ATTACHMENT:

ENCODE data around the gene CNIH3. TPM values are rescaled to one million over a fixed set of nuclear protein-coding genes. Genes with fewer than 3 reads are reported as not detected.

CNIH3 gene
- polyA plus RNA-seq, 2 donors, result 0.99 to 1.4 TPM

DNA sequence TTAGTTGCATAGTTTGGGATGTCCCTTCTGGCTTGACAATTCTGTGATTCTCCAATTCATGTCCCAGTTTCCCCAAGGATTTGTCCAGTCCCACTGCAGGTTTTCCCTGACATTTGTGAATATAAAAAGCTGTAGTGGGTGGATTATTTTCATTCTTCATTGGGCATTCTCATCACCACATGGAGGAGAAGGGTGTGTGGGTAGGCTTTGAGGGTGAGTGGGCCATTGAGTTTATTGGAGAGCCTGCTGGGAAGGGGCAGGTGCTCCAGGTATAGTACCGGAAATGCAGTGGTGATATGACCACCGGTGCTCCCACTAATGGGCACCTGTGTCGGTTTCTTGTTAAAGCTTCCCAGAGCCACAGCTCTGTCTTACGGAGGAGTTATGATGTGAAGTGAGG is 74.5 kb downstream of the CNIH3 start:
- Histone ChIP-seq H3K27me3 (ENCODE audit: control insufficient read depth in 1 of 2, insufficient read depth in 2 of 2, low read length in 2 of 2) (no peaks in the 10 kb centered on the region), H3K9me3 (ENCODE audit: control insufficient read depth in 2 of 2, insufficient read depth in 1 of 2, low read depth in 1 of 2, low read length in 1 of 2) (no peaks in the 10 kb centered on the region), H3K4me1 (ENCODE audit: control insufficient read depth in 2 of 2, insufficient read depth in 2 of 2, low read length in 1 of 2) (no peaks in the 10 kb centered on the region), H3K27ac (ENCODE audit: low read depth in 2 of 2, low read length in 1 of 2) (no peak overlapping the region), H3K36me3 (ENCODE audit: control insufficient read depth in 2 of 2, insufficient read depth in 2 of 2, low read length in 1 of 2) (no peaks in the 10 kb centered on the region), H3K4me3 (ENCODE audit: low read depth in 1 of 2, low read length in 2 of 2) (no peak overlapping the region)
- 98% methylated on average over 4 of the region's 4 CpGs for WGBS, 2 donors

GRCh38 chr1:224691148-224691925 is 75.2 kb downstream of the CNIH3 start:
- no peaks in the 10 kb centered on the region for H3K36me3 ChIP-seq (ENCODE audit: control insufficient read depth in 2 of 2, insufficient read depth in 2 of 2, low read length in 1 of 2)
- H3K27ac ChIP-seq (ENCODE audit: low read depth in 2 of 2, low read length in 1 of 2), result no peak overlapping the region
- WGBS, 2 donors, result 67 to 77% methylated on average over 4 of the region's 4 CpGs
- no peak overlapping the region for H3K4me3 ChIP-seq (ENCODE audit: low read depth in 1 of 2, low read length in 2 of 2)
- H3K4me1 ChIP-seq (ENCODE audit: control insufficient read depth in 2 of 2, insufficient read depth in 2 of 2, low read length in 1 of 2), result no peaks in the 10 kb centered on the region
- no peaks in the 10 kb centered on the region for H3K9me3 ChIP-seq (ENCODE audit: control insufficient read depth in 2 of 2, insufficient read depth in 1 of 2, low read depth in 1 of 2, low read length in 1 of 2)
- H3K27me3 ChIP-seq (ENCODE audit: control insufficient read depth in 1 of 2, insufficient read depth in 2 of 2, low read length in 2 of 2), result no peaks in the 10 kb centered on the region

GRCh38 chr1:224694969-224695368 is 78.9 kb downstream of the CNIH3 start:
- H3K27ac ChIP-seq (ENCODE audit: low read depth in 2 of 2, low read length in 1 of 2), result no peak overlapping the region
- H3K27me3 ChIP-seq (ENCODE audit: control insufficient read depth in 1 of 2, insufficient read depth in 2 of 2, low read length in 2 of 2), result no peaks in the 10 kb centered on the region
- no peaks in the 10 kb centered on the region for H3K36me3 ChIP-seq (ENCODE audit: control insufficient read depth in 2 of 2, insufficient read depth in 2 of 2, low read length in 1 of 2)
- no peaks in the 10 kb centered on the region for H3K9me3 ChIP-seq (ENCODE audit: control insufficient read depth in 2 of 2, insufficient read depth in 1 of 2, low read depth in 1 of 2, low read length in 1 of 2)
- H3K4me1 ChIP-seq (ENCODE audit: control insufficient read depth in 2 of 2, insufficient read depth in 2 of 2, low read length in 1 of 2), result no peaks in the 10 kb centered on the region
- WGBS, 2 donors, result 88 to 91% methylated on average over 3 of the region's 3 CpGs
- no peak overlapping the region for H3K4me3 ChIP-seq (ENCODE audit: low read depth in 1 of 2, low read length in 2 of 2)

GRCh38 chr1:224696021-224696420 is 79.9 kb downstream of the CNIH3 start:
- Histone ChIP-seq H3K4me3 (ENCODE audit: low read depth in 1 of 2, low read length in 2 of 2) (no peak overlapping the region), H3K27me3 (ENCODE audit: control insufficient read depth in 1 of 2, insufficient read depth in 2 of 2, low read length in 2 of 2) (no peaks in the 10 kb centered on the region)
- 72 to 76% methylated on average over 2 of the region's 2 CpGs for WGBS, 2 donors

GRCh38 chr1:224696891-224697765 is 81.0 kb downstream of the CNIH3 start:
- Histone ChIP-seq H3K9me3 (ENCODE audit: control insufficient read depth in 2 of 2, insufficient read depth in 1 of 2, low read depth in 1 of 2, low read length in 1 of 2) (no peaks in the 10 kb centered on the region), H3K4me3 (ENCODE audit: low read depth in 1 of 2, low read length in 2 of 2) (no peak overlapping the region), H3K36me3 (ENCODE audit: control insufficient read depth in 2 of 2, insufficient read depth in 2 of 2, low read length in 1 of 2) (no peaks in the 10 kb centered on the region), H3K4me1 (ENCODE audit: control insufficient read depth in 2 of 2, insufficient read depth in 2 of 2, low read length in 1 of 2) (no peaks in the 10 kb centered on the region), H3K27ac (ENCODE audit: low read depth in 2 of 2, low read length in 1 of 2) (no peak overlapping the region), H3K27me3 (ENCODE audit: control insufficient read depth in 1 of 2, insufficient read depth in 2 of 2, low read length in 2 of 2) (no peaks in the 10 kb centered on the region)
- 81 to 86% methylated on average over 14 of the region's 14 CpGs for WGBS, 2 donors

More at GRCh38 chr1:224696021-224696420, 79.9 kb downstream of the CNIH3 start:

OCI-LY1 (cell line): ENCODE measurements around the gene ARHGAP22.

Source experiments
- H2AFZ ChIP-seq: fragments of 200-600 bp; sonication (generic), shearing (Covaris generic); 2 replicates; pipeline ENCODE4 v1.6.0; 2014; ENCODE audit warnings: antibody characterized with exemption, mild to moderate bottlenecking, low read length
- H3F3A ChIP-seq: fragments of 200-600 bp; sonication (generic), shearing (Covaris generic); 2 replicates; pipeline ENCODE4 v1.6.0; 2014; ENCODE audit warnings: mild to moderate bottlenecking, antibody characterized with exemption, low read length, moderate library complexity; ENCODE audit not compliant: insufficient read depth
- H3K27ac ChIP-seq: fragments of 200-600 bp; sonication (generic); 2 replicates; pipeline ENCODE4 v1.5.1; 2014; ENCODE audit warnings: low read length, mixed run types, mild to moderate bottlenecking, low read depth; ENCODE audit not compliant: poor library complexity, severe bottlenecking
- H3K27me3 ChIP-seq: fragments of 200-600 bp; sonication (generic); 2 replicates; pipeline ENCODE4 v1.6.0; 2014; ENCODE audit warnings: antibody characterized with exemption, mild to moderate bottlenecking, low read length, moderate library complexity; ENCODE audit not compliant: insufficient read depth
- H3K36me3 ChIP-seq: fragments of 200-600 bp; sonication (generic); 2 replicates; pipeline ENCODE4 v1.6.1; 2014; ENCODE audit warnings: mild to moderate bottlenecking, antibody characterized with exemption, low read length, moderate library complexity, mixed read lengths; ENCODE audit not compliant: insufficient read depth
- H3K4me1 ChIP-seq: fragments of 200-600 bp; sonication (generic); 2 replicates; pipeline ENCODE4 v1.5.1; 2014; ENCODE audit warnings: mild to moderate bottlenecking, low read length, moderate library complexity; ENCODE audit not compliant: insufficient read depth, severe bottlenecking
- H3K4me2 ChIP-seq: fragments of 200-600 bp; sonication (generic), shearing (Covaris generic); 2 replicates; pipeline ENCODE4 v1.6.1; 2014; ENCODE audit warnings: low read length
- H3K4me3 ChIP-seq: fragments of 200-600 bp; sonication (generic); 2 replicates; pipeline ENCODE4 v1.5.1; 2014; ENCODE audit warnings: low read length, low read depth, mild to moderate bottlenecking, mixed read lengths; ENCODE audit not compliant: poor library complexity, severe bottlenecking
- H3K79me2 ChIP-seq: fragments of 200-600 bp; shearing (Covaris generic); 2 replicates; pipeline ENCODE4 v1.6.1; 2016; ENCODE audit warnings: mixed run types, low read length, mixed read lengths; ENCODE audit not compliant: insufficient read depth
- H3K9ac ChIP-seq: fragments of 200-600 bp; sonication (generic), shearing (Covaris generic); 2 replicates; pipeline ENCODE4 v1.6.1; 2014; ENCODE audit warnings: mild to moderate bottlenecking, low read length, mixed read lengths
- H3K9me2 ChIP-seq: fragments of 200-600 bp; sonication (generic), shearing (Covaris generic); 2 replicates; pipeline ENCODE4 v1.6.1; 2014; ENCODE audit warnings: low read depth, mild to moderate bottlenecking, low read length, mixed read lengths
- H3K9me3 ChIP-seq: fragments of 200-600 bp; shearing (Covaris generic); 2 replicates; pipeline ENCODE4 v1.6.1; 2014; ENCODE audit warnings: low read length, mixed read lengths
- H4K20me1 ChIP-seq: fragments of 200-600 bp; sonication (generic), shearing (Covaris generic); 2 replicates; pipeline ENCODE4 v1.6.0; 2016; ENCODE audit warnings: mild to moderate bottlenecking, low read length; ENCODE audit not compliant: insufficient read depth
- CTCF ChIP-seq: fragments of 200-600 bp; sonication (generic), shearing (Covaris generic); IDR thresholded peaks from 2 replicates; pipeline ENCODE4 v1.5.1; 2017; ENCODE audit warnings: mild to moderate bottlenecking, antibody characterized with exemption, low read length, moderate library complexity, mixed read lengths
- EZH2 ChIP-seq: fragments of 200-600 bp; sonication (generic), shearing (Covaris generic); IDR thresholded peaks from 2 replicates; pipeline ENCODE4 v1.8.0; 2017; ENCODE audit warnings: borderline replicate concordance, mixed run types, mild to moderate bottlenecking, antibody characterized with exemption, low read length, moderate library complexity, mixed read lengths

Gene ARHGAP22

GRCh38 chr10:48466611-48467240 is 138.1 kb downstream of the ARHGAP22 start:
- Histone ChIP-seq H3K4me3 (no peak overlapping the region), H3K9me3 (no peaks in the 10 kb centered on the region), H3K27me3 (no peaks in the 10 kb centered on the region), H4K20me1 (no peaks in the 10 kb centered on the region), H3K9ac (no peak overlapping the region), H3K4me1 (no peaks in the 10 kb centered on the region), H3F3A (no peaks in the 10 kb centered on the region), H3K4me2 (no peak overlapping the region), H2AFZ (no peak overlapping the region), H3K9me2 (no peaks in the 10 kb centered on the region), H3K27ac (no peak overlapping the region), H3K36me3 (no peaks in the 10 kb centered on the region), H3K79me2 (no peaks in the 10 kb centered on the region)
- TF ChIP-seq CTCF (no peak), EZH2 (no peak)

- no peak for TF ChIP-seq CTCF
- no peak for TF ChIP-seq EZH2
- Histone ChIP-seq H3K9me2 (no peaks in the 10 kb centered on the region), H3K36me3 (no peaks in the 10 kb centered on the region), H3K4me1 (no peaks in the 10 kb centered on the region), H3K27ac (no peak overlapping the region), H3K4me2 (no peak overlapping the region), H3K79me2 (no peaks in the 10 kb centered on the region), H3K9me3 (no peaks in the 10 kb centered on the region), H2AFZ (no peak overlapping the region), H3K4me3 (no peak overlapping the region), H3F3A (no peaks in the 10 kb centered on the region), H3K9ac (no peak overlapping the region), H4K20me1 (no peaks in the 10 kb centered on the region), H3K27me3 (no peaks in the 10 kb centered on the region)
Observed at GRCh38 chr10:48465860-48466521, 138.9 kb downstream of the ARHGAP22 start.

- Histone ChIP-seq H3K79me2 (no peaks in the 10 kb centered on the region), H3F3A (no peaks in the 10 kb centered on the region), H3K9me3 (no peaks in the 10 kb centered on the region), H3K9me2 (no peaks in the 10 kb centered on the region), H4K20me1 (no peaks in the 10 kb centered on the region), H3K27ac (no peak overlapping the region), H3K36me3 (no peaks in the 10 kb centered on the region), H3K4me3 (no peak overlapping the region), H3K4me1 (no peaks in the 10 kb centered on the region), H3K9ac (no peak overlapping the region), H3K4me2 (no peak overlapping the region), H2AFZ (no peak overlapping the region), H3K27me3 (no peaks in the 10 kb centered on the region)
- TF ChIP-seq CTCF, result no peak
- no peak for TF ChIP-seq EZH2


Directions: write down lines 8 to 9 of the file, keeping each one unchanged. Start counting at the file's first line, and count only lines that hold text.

- no peaks in the 10 kb centered on the region for H3K36me3 ChIP-seq (ENCODE audit: control insufficient read depth in 2 of 2, insufficient read depth in 2 of 2, low read length in 1 of 2)
- H3K27ac ChIP-seq (ENCODE audit: low read depth in 2 of 2, low read length in 1 of 2), result no peak overlapping the region